Intermediate-Level Science Projects: Do Clouds Tell Us What Weather Is Coming?

Do Clouds Tell Us What Weather Is Coming?

Do you know anyone who seems to be able to check out the sky and predict what the weather will be? If so, how do you think he or she does so?

Observing clouds can tell us a lot about what kind of weather to expect. The experiment described in this section will help you to know what to look for when using clouds to predict upcoming weather.

There are several types of clouds that appear due to approaching and current weather conditions. You probably know what thunderstorm clouds look like, and the kind of weather they bring.

Standard Procedure

An experiment such as this would require at least several weeks to complete. If you're interested in doing something similar, be sure that you start well in advance of your project's due date.

Cirrus clouds are high and feathery, and indicate good weather. Other types of clouds, such as stratus and cumulus, can be indicators of rain or snow. If you're interested in learning how to predict weather by watching the clouds, you'll need to do some research first. Check out some websites or grab a book from your school library for more information.

To begin the experiment, record your starting date, time, and the temperature on a chart in a journal. Begin observing the clouds twice a day, writing down your observations each time. Try to observe them at about the same times each day, and note specific information such as cloud color, type, approximate wind speed and direction, and so forth.

Standard Procedure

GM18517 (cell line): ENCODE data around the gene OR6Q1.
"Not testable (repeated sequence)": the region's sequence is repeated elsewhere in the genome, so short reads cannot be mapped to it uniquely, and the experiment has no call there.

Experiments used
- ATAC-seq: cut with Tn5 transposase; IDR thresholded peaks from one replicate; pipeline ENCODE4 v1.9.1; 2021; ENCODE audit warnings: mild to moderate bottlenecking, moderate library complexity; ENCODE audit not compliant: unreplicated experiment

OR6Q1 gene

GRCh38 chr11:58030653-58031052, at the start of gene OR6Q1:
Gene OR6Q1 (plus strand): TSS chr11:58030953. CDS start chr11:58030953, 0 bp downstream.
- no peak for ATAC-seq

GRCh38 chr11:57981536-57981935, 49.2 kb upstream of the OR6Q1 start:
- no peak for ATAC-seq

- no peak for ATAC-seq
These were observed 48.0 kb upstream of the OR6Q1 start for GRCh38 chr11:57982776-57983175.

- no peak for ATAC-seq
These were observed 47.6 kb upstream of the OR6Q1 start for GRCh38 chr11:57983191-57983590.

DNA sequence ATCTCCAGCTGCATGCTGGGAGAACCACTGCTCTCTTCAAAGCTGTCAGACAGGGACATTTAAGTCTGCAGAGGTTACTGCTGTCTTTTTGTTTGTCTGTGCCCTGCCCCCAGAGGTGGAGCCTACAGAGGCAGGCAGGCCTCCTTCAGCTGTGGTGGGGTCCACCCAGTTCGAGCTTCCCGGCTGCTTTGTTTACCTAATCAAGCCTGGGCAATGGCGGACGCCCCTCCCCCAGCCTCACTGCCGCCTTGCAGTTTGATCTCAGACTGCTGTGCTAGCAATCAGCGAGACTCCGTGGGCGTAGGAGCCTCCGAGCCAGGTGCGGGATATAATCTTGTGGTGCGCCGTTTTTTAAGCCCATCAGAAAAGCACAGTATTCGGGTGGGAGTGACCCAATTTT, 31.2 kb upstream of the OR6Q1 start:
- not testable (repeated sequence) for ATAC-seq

It would be a good idea to take photographs of various types of clouds and include them, clearly marked, in your display.

If you check out the sky at night, record anything interesting such as a ring round the moon. Write down as much about the weather as you can, along with your observations of the sky.

Once you have collected several weeks' worth of data and observations about the clouds you've seen, objectively interpret your results. Were there any significant patterns related to cloud type and weather that developed?

With the knowledge you've gained about clouds and weather, do you think you could predict the day's weather without seeing it first on television or reading about it in the newspaper?

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Excerpted from The Complete Idiot's Guide to Science Fair Projects © 2003 by Nancy K. O'Leary and Susan Shelly. All rights reserved including the right of reproduction in whole or in part in any form. Used by arrangement with Alpha Books, a member of Penguin Group (USA) Inc.

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